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Cambyses

Cambyses (kămbī´sēz), two kings of the Achaemenid dynasty of Persia. Cambyses I was king (c.600 BC) of Ansham, ruling as a vassal of Media. According to Herodotus he married the daughter of the Median king Astyages; some scholars dispute this. Cambyses' son was Cyrus the Great. Cambyses II, d. 521 BC, was the son and successor of Cyrus the Great and ruled as king of ancient Persia (529–521 BC). He disposed of his brother Smerdis in order to gain unchallenged rule. He invaded Egypt, defeating (525 BC) Psamtik at Pelusium and sacking Memphis. His further plans of conquest in Africa were frustrated, and at home an impostor claiming to be Smerdis raised a revolt. Cambyses died, possibly by suicide, when he was putting down the insurrection. Darius I succeeded him.

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Cambyses

Cambyses (d.522 bc), king of Persia 529–522 bc, son of Cyrus. He is chiefly remembered for his conquest of Egypt in 525 bc, and as the subject of a play (1569) by Preston which became proverbial for its bombastic grandiloquence.

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Cambyses

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Cambyses

CAMBYSES

CAMBYSES (Pers., Kambujiya ; Bab., Kam-bu-zi-(ia) ; Aram., Kanbuzi ; Greek, Cambyses ), the son of *Cyrus, king of Persia (530–522 b.c.e.). It appears that in 538, several months after Cyrus conquered Babylon, Cambyses was appointed king of Babylon by his father, but was removed from this position at the end of the same year. Cambyses was again proclaimed a co-regent when Cyrus went out to fight against the Massagetae near the Aral Sea – a battle in which Cyrus died (530 b.c.e.). Cambyses' greatest war was the conquest of Egypt (525 b.c.e.), which was then incorporated into the Persian Empire. In a carefully planned military campaign, Cambyses crossed the Sinai Desert with the help of Arab tribes who supplied his armies with water. At Pelusium he inflicted a heavy defeat on the forces of King Psammetichus iii of Egypt, conquered the Delta, and established control over the whole of Egypt. Cambyses was aided in the war by Greek mercenaries, and by an Egyptian general who betrayed Psammetichus and delivered the Egyptian navy into the hands of the Persians. Cambyses' attempt to conquer Nubia failed, but his rule extended all the way to Aswan in the south. He considered himself the legitimate ruler of Egypt, and Egyptian inscriptions composed in his honor refer to him with the traditional Egyptian royal titles. He ruled wealthy Egypt harshly. Classical historians claim that Cambyses committed acts of sacrilege against the Egyptian cult and religious practices, and at the end of the fifth century the Jews of *Elephantine refer to the destruction of all the temples of Egypt at the time of his invasion. Contemporary Egyptian sources, however, assert he was concerned for the gods of Egypt and their temples. It seems that Cambyses curtailed the income of many Egyptian temples, but exempted others from taxes. He was favorably disposed toward the Jewish military colony at Elephantine in southern Egypt and allowed no harm to come to their temple. In the spring of 522, while Cambyses was still in Egypt, a rebellion against him broke out in Persia. Ancient sources and modern scholars differ in identifying the rebel who captured the throne. It is not clear whether the usurper was Bardiya (Smerdis in the Greek tradition), Cambyses' brother or, as Darius claims in the Behistun Inscription, it was Gaumāta who pretended to be Bardiya. According to Darius, Cambyses murdered his brother Bardiya before leaving for the conquest of Egypt, but this is doubtful. On his way to Persia to fight the rebels, Cambyses died suddenly and additional rebellions broke out in the empire, but ultimately Darius, a member of a lateral branch of the Achaemenids, gained control of the kingdom (see *Dariusi). Cambyses is not mentioned among the Persian kings in Ezra 4. Some scholars claim that "Ahasuerus" (4:6) is another name for Cambyses, since Josephus assigned the libel in Ezra 4 to the time of Cambyses. This is, however, unlikely. It is also unlikely that the return of the Jews to Judah from the Babylonian Exile took place, as suggested by Galling, under Cambyses rather than Cyrus.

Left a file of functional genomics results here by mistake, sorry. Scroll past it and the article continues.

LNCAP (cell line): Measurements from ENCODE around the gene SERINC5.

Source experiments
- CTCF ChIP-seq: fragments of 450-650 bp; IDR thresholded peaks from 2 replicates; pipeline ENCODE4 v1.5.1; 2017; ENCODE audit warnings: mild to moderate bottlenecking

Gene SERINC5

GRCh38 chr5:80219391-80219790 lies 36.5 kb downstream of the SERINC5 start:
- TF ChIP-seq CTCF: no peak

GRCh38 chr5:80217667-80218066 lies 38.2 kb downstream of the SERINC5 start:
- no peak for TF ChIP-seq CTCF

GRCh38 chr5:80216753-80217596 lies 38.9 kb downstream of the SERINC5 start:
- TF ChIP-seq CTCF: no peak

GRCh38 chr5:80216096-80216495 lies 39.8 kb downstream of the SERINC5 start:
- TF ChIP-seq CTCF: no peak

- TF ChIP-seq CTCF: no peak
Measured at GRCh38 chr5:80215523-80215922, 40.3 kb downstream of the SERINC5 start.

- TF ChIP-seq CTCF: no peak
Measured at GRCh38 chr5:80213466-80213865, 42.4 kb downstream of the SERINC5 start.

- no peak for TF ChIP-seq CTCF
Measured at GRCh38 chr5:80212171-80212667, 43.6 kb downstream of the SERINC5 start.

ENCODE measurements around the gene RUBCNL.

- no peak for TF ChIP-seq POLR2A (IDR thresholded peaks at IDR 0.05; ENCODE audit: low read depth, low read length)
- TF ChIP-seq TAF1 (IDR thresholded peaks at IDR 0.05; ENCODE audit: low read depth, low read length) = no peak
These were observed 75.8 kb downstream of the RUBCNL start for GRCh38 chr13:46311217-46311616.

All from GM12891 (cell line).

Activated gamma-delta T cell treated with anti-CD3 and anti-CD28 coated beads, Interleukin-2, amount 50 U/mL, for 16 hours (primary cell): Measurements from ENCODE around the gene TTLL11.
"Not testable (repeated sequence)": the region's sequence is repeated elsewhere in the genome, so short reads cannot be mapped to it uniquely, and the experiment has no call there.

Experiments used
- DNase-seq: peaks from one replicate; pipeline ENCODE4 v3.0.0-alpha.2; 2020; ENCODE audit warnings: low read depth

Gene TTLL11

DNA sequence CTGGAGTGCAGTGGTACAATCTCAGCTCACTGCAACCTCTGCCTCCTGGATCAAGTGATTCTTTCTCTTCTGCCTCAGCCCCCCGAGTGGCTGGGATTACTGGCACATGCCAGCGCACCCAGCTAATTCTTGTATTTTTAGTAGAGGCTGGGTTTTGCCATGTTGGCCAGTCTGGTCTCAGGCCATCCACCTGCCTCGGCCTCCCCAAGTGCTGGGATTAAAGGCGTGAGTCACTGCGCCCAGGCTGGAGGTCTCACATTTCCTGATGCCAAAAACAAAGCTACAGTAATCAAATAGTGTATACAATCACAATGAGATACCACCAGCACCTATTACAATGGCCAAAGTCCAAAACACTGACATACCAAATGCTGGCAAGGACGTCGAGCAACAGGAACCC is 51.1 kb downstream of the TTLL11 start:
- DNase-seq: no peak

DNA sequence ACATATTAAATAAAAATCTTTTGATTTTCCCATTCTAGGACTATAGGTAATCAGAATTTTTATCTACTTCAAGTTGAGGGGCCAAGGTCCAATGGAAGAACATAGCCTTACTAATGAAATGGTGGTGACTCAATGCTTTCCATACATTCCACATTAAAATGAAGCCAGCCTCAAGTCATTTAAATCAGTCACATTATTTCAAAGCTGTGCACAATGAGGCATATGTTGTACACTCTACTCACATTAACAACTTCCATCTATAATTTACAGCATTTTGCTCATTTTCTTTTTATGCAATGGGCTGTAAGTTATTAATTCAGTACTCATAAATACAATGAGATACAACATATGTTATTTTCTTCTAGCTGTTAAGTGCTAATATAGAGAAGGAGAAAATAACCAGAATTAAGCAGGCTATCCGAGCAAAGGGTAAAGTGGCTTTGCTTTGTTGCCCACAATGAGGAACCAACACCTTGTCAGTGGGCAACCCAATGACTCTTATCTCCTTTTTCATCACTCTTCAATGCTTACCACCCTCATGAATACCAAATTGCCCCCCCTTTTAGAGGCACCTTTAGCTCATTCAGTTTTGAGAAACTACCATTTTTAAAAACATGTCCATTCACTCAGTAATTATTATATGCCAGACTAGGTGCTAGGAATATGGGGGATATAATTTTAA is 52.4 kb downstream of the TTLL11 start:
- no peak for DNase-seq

bibliography:

F.H. Weissbach, Die Keilinschriften der Achaemeniden (1911), 9–17; K. Galling, Syrien in der Politik der Achaemeniden (1937), 40–49; A.T. Olmstead, History of the Persian Empire (1948), 86–93; R.G. Kent, Old Persian; Grammar, Texts, Lexicon (19532), 116–20; J. Liver, in: Eretz Israel, 5 (1959), 119; idem, in: Sefer Segal (1964), 130–4; M.A. Dandamayff, Iran pri pervikh Akhamenidov (1963), 114–6. add. bibliography: l.P. Briant, From Cyrus to Alexander (2002), 49–61.

[Hayim Tadmor]

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